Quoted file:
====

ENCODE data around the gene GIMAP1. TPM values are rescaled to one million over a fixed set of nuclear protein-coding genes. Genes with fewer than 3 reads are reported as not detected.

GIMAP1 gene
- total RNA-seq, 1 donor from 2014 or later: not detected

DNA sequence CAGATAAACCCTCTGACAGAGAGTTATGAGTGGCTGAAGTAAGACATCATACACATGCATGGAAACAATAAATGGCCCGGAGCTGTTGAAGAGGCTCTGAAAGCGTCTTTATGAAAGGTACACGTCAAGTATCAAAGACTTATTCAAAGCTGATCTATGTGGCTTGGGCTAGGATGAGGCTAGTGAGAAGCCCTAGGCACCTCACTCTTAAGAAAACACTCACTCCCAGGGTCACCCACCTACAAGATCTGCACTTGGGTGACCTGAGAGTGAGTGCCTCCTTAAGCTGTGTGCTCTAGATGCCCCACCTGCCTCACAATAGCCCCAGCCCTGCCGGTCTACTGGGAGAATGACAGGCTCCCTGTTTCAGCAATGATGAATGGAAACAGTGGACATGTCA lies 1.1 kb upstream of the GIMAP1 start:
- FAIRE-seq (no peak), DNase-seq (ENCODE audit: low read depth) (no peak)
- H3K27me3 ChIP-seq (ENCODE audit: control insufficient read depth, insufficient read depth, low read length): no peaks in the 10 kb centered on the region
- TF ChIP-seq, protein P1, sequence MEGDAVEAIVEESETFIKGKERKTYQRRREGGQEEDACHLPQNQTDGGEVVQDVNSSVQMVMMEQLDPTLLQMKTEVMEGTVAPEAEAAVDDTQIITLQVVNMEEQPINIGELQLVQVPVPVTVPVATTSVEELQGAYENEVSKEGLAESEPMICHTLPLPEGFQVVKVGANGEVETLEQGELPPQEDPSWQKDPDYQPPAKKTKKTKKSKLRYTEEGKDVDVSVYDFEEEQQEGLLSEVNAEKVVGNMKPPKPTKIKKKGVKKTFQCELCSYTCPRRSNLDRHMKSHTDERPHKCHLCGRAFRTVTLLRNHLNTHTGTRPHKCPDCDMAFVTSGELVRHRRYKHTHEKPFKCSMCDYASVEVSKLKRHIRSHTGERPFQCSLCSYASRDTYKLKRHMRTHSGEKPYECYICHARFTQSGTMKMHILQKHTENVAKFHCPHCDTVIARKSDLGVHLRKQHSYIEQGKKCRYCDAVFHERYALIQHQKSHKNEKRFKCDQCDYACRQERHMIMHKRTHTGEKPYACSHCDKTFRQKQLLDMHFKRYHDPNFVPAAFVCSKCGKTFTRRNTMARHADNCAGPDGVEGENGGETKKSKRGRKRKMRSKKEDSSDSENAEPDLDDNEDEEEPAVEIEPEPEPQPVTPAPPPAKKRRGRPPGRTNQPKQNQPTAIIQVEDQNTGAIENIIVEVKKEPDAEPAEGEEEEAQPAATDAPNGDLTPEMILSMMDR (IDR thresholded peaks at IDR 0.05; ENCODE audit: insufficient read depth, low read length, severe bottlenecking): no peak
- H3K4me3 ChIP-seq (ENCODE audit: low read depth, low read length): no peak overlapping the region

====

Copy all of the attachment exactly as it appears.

ENCODE data around the gene GIMAP1. TPM values are rescaled to one million over a fixed set of nuclear protein-coding genes. Genes with fewer than 3 reads are reported as not detected.

GIMAP1 gene
- total RNA-seq, 1 donor from 2014 or later: not detected

DNA sequence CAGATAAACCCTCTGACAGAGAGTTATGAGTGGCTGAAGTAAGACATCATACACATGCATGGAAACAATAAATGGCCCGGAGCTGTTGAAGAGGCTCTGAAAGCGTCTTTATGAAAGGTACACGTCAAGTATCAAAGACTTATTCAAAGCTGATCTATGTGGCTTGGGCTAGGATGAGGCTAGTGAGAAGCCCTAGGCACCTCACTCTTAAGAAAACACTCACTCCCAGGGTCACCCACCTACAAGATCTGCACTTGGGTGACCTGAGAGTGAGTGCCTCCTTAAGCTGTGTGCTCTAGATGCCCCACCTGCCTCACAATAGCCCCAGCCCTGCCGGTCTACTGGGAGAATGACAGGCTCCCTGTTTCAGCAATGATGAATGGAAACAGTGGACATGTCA lies 1.1 kb upstream of the GIMAP1 start:
- FAIRE-seq (no peak), DNase-seq (ENCODE audit: low read depth) (no peak)
- H3K27me3 ChIP-seq (ENCODE audit: control insufficient read depth, insufficient read depth, low read length): no peaks in the 10 kb centered on the region
- TF ChIP-seq, protein P1, sequence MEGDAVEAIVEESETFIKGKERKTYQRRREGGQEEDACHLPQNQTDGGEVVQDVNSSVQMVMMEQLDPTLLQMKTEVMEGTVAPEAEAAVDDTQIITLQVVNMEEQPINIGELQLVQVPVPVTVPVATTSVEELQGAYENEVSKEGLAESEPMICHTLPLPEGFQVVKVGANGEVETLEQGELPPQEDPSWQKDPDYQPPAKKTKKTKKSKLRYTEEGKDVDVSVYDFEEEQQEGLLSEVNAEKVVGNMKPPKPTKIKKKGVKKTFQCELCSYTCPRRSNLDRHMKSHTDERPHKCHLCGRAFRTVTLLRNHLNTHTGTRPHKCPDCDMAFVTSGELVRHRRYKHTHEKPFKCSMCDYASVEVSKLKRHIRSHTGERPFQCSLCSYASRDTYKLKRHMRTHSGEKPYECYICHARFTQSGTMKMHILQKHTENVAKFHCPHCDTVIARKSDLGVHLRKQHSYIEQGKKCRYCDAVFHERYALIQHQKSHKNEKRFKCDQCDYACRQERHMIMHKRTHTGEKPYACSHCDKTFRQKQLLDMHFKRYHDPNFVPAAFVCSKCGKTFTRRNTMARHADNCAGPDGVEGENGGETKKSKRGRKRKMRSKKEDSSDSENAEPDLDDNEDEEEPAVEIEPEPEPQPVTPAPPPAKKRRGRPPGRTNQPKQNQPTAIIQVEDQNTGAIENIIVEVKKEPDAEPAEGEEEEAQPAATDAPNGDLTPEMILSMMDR (IDR thresholded peaks at IDR 0.05; ENCODE audit: insufficient read depth, low read length, severe bottlenecking): no peak
- H3K4me3 ChIP-seq (ENCODE audit: low read depth, low read length): no peak overlapping the region